Switzerland landslide: At least eight missing in Val Bondasca
Eight people are still missing after a landslide in an alpine valley in south-eastern Switzerland, police say.
The incident in a remote valley popular with hikers and climbers forced the evacuation of a village in the Val Bondasca region, officials said.
German, Austrian and Swiss citizens are among those missing, Graubünden cantonal police said in a statement.
Six others initially reported missing were later found safe across the border in Italy, AFP news agency reports.
A rescue operation is under way with army helicopters circling above equipped with infrared cameras and technology to detect mobile phone signals.
On the ground, some 120 rescuers with dogs are searching for survivors of Wednesday's massive landslide.
"Six people have been found in Italy," local police told AFP, adding: "There are still eight people whose whereabouts remain unknown."
Early on Wednesday, millions of cubic metres of rock and mud flowed down into the Bondasca valley, stopping just feet from the tiny village of Bondo.
The slide area is over 5km (3 miles) long and is "tens of metres" high in places, police said.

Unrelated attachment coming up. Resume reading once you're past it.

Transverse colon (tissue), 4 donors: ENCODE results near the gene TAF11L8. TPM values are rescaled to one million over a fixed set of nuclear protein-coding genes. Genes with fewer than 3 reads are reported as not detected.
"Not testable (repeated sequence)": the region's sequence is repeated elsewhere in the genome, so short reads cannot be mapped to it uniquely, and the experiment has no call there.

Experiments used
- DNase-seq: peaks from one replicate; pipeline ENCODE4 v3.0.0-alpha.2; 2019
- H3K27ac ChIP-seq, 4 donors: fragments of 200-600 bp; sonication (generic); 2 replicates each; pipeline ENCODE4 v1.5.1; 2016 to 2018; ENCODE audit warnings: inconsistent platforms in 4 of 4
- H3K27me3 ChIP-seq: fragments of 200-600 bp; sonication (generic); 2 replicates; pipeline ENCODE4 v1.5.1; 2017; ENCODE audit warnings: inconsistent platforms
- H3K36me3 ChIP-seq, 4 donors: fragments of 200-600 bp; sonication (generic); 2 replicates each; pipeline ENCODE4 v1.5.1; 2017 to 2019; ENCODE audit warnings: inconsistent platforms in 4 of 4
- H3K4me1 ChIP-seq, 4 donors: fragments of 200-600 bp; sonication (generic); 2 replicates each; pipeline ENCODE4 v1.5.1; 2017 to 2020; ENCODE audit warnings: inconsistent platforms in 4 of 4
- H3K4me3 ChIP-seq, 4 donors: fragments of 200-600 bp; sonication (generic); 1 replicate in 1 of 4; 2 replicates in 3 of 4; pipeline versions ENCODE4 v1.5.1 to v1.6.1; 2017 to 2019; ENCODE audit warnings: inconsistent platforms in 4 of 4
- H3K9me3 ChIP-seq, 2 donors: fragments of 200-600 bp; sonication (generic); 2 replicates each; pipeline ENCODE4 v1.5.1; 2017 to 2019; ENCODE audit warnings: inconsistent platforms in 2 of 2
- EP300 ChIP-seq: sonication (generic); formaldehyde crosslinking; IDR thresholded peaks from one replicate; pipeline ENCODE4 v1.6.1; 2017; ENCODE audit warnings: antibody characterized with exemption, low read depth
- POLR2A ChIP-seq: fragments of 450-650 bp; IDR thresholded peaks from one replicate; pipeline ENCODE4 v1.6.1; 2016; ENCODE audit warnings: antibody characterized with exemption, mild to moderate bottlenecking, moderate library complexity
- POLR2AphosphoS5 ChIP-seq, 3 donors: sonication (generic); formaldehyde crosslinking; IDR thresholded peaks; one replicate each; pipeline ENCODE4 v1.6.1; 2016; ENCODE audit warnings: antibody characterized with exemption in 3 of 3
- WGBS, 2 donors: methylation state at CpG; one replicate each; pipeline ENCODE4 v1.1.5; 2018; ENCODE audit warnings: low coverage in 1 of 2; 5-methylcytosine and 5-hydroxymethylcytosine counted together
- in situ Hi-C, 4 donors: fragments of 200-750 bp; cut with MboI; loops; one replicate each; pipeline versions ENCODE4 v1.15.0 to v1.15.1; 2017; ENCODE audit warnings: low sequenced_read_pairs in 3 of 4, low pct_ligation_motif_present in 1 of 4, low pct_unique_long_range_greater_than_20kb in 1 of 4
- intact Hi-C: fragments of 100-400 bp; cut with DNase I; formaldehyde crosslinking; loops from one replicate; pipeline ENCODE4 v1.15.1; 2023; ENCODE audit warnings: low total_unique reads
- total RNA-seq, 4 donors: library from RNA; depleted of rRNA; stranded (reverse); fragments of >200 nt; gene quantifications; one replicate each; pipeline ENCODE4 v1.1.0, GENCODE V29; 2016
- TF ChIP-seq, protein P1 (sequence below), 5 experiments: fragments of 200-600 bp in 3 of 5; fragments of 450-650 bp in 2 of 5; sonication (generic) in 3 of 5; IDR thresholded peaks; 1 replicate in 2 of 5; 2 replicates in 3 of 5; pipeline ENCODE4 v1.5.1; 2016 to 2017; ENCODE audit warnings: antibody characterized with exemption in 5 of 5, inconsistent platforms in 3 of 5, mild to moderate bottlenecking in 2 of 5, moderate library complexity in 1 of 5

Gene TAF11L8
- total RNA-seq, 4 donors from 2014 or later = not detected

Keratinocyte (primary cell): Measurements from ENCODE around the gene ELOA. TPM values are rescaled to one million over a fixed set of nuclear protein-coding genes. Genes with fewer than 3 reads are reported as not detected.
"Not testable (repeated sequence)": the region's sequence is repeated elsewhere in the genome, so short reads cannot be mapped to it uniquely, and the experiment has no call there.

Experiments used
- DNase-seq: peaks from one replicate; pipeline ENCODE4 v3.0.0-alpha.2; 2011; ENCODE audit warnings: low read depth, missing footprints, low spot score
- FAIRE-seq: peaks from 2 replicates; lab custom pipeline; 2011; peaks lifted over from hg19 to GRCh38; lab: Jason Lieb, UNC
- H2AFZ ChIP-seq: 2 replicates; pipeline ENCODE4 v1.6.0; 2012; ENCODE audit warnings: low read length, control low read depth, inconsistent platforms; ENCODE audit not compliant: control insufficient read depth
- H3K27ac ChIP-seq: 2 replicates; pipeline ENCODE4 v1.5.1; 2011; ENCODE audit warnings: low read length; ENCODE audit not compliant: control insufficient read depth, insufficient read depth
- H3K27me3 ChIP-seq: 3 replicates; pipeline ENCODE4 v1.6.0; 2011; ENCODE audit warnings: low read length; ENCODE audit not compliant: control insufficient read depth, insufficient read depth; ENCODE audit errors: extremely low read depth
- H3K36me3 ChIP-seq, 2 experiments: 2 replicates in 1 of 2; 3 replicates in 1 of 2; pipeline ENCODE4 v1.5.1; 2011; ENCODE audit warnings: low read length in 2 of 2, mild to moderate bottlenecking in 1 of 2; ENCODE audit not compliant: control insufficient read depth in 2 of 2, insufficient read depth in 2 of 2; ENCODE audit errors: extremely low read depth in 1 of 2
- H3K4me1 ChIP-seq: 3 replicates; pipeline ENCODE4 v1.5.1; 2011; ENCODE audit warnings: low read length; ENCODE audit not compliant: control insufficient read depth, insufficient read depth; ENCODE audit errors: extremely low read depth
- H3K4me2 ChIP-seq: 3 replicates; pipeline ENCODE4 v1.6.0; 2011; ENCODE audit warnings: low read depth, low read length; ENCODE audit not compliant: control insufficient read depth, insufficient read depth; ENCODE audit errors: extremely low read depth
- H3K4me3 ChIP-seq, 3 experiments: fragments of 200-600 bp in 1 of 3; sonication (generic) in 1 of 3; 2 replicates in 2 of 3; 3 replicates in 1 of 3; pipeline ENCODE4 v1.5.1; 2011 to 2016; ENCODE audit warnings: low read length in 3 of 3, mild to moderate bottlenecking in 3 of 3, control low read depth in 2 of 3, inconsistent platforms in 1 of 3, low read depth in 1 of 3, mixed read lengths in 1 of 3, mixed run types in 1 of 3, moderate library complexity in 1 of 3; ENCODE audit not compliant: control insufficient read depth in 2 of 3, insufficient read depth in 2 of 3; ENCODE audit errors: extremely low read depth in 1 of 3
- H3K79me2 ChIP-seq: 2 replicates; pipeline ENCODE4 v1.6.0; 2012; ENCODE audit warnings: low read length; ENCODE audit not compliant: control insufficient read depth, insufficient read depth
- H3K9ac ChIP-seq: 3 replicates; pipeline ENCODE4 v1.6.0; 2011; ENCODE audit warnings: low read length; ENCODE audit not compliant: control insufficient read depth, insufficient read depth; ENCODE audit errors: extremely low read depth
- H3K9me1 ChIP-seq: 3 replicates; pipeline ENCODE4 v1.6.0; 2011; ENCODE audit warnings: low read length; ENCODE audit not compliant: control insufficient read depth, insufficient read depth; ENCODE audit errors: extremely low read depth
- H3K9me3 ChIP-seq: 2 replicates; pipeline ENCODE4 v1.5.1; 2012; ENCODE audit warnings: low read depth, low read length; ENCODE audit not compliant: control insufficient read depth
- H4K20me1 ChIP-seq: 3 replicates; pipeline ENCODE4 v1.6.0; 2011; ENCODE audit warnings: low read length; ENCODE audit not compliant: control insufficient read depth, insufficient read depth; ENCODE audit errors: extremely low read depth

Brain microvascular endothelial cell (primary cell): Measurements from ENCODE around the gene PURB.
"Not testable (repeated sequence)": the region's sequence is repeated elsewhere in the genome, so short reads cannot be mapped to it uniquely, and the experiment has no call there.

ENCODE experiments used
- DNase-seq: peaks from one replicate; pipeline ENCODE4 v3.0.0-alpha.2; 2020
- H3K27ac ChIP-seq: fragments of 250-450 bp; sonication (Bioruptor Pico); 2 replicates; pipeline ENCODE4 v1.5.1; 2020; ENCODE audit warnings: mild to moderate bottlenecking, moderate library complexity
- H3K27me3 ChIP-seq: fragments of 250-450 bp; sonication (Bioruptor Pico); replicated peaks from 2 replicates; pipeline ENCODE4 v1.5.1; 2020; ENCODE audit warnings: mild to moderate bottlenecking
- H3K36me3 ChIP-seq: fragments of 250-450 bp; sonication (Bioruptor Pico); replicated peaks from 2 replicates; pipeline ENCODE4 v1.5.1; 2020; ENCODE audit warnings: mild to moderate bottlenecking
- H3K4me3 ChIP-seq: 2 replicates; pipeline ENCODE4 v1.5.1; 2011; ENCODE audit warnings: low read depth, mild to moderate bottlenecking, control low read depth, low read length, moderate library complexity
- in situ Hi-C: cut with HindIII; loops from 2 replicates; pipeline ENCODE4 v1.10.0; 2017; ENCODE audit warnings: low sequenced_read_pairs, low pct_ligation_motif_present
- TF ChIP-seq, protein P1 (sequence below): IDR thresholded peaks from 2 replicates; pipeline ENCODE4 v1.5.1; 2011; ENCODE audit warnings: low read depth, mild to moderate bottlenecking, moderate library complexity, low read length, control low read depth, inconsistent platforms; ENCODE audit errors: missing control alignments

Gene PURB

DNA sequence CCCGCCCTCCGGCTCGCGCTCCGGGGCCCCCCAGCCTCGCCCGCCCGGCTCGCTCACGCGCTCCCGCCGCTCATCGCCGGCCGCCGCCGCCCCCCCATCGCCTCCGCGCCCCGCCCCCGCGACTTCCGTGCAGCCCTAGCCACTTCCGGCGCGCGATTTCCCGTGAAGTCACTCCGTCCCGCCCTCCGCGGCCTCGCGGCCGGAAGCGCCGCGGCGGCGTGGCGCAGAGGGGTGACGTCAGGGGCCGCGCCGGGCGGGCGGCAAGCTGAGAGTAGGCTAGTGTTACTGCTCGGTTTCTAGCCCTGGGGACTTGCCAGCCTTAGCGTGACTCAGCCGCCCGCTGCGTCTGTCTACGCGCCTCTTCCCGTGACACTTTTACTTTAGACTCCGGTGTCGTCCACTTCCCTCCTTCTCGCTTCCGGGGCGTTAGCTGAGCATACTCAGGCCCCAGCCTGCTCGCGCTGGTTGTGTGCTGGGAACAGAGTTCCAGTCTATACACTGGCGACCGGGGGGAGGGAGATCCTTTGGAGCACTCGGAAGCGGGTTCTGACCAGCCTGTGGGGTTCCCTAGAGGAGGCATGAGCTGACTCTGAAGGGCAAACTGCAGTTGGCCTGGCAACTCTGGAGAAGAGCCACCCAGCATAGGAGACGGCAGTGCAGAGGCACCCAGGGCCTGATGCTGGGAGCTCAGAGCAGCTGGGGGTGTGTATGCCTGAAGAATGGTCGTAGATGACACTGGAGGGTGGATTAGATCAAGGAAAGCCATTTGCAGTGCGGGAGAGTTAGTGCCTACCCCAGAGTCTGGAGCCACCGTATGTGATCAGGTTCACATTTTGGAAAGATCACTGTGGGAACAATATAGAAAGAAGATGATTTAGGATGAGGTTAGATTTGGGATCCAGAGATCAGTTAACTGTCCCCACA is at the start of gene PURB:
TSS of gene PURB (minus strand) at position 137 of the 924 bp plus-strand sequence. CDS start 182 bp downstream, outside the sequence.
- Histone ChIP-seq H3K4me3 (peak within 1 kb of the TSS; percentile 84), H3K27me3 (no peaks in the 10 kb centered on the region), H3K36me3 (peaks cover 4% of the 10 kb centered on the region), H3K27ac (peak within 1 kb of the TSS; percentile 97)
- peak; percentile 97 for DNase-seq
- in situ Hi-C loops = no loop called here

About 100 local residents were immediately evacuated, with rescue workers initially reporting that everyone was safe.
Pictures from the scene show rocks and debris scattered across roads and properties surrounded by mud flows.
The landslide happened at about 09:30 local time (07:30 GMT) on Wednesday when four million cubic metres of mud and rock cascaded down the side of the Piz Cengalo mountain, the authorities said.
The village of Bondo near the Italian border, which narrowly escaped being hit by the landslide, has been completely evacuated, and will remain closed until at least Friday.
Residents fled after alarms sounded in the village, and hikers staying in mountain huts were airlifted to safety.
Several farm buildings were destroyed.
Geologists have warned that further landslides in the remote area cannot be ruled out.
The Graubünden region of Switzerland is known to be at risk of landslides when water overflows from the high alpine lakes.
Warning sirens alert local residents and some communities have constructed barriers. But Wednesday's landslide, the biggest in decades according to police, took Bondo by surprise.
The alarm system in Bondo was installed after a huge landslide on the slopes of Piz Cengalo in 2012 which crashed into an uninhabited valley.
In 2014 a mudslide in Davesco-Soragno in the southern Canton of Ticino swept into a block of flats, killing two people and injuring four others.
In 2000, 13 people died when a landslide struck villages in the canton of Valais.